3. As the TF’s pay out more than they take in, don’t they simply call the “IG” debt (past surplusses) from the treasury, thereby reducing the IG debt total? At worst the treasury is transferring IG debt to PSD debt (since the treasury already spent the TF’s surplus and now needs to borrow from the public to repay the debt), keeping the overall total debt stable, at least as it relates to spending by the TF’s. I understand this is still not sustainable over the long-term, but it does leave room to kick the can.

    • Yes, this will be a switch. IG will go to zero, DTP will go up dollar for dollar. That is the issue. PSD is been increased by two sources, the deficit, and the borrowings required to unwind the Trust Funds.

  4. I think i disagree.

    I think it is the total debt, not the debt to public that matters, not just dtp.

    It all has to be paid and there is nothing to pay the ig, so it counts just as much as the dtp, hence, the total debt is what counts.

    At least that’s what it looks like to me.

  5. All the empty promises from Social Securty and Medicare are “current benefits” — they are not entitlements, no matter how many stupid media morons claim otherwise. That is the law, and has been the law all along. It was ratified by the Supreme Court in the 1960s …. no matter what taxes (not premiums) you think you paid “into” the non-existent funds. Suckers / citizens are “entitled” only to the benefits Congress allocates at the time.

    This is the legal “logic” that Congress uses to claim that Social Security and Medicare benefits “don’t count” — because future crooks in Congress may or may not chose to pay them.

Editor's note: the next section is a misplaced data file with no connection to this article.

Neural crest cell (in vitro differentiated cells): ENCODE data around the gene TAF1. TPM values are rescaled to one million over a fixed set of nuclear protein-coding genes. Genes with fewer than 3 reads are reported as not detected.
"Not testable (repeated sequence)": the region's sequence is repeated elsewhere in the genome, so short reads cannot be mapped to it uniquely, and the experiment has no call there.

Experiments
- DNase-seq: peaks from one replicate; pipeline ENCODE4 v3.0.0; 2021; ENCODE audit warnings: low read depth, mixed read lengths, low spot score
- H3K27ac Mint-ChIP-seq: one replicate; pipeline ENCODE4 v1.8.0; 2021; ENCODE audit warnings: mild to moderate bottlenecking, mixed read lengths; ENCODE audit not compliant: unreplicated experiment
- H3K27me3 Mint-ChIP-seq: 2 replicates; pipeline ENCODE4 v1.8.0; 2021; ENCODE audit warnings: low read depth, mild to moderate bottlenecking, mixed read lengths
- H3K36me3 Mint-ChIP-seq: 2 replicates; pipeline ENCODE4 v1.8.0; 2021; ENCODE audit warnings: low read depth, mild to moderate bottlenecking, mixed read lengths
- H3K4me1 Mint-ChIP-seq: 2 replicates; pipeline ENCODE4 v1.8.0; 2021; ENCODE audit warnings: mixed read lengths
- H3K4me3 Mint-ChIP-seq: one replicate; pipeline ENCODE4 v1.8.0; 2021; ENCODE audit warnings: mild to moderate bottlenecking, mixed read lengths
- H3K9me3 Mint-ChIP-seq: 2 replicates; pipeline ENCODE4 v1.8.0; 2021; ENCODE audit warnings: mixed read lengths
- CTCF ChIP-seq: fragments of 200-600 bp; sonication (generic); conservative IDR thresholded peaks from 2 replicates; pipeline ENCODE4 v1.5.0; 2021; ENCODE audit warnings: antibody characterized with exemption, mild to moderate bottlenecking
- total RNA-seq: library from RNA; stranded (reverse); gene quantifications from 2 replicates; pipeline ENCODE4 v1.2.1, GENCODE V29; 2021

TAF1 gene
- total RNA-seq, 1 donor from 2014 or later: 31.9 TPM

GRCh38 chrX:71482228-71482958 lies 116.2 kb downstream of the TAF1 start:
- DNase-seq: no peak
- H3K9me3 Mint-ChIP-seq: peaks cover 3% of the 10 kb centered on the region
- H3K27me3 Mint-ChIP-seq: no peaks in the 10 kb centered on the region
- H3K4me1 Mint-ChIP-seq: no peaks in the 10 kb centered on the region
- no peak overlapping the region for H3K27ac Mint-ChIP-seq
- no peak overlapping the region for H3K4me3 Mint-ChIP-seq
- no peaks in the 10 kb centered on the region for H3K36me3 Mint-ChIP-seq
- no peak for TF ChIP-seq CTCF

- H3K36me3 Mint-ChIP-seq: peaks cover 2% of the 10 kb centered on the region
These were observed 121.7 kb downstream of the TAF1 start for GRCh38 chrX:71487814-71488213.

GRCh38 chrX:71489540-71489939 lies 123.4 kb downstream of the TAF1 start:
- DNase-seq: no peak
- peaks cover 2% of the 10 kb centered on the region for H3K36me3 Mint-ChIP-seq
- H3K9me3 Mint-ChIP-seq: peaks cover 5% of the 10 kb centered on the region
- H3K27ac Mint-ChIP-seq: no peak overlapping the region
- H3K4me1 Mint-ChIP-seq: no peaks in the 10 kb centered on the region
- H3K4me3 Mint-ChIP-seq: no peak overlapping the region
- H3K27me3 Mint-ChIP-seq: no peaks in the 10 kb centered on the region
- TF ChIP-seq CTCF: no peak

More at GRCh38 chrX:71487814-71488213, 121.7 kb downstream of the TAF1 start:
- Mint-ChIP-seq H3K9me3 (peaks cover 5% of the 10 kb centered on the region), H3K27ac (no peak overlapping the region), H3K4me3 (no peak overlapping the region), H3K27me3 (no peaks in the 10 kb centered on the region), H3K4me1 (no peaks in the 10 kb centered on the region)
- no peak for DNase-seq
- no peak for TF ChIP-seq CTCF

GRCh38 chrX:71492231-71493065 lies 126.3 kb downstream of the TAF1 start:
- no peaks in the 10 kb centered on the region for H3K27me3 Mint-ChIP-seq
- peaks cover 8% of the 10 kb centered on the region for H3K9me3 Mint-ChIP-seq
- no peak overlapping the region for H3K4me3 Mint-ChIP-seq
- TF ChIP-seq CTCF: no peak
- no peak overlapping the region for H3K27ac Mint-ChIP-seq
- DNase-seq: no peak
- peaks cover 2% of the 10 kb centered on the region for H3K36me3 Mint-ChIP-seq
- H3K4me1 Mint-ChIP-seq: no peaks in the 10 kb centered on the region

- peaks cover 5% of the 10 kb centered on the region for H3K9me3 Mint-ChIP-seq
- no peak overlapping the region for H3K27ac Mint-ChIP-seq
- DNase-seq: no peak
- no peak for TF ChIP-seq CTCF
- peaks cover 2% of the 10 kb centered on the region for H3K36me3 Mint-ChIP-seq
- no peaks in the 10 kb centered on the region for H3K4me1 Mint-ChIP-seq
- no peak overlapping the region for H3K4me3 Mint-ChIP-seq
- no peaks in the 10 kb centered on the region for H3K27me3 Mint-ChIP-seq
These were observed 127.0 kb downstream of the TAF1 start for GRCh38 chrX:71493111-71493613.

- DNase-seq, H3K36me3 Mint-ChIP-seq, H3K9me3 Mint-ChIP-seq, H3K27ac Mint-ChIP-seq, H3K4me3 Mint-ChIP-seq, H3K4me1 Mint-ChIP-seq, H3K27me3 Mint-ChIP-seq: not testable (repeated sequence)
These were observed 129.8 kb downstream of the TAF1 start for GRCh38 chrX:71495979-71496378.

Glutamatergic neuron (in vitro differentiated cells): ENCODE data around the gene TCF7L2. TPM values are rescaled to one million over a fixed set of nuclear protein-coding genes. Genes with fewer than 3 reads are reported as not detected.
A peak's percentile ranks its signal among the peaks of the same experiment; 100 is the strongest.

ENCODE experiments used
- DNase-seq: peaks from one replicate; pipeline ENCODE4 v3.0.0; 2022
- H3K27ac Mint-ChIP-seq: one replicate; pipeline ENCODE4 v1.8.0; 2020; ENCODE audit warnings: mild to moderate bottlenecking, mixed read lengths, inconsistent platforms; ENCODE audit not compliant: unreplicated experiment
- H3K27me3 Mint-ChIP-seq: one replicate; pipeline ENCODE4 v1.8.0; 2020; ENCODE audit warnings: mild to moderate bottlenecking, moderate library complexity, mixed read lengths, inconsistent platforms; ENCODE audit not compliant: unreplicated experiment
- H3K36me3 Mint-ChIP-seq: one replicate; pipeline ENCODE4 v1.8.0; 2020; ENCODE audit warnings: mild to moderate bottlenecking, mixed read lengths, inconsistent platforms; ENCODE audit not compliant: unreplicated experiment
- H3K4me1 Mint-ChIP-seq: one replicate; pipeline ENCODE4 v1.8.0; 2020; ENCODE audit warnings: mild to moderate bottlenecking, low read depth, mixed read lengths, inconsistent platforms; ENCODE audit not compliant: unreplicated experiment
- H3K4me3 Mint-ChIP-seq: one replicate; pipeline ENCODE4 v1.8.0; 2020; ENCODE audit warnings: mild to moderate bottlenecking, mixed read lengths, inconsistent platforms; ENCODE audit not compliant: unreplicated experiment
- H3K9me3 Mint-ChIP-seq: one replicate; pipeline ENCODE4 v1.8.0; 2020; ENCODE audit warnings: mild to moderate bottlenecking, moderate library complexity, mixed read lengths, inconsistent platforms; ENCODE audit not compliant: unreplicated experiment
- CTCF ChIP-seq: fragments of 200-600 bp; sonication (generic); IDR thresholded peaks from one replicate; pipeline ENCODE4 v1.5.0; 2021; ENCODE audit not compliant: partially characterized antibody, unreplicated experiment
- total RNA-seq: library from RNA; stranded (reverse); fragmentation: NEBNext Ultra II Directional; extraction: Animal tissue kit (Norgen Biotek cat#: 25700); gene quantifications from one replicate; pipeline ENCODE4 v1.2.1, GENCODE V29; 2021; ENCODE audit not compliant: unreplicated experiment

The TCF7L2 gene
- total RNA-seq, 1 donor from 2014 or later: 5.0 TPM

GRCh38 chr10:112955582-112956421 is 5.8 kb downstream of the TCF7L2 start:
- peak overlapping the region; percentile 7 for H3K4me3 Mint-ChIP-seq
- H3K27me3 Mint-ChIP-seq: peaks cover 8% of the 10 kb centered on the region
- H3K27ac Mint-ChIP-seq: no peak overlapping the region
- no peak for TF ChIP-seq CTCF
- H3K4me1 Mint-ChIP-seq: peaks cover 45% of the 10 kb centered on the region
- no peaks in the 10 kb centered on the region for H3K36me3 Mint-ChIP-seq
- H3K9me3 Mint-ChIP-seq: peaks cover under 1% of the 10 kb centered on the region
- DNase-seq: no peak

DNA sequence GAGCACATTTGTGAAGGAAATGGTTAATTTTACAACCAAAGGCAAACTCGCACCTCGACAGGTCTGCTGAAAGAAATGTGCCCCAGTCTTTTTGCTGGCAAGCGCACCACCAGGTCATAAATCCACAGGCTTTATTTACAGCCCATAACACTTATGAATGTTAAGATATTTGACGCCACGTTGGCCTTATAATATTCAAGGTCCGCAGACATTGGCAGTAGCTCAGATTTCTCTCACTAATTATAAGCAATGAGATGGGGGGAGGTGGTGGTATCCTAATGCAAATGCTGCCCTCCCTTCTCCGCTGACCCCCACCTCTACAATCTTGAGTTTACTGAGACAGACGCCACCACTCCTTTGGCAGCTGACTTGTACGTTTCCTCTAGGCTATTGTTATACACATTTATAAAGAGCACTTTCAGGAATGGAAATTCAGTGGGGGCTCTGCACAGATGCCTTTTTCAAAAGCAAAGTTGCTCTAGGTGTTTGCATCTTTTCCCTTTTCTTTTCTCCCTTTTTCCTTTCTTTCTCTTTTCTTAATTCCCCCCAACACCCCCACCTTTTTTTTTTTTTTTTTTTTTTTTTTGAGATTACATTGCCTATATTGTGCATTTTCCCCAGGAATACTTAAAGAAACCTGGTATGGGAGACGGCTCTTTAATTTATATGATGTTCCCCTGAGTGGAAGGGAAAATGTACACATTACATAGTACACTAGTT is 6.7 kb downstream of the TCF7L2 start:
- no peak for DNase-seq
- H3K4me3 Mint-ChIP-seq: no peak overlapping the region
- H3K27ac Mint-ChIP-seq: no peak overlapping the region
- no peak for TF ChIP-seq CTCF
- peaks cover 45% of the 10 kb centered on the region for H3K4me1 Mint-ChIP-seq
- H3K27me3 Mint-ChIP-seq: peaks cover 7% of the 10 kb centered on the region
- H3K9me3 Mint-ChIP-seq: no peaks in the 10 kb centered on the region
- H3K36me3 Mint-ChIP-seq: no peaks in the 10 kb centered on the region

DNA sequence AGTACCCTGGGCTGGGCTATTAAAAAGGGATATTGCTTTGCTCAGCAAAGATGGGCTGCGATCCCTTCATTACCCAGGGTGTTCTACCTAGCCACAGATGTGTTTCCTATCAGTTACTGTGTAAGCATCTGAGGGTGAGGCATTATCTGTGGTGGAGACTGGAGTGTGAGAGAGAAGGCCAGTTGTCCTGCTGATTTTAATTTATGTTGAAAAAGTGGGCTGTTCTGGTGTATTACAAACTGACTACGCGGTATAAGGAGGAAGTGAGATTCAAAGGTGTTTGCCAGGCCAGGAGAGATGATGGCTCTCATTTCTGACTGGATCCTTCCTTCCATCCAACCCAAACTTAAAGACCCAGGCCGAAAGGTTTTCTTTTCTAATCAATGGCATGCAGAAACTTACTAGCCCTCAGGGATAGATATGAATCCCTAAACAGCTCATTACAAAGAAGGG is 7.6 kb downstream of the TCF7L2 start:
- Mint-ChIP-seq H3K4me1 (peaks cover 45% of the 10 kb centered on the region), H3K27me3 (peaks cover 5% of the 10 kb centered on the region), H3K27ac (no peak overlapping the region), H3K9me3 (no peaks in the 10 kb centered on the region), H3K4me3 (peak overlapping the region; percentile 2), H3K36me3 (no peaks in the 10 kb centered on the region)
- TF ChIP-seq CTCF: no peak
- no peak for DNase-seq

Ergo, “IG” debts are not really debts, they are implied promised from Congress subject to “change” (default) as soon as it becomes politically expedient

  6. Wondering if someone can explain this to me. Conservatives rail about how much in debt the country is, and this debt needs to be paid back someday. But what I don’t hear anyone talking about in this context is the fact that the US dollar is also the world “reserve currency”, in that energy (oil) is exchanged using dollars. So the supply of US dollars has to keep pace with world population and productivity growth, correct? Therefore if the US somehow “paid back” all the debt there would be no units of currency available in order to facilitate trade. Hence, not only will the debt not be “paid back”, it can never be “paid back” as long is the dollar functions in this role, correct? So the question becomes: what is the “correct” or “acceptable” rate of growth of the US debt outstanding? Also, it seems to me, that the US has benefited greatly by having the dollar function as the “reserve currency”, in that all this spending to produce the dollars in the first place amounts to a “free lunch” for the US. I guess this is reward for winning WW2 and the Cold War?

    • @tom —

      If you want to argue that the supply of the US dollar needs to expand to accommodate global growth (or US growth) … you might want to pull your head out of your ass long enough to notice that growth of US debt has FAR outpaced US GDP growth and global growth. US debt has grown twice as fast as economic growth and that is a huge problem

      Go ahead and make a further ass of yourself babbling on about China or other asian tigers. Global growth includes every country, not just the ones in the NY Times front page. Global growth, including China and Cuba/Venezeula, has been around 3-4% annually since the US government started collecting a federal income tax (and before that, England was the global power / reserve currency).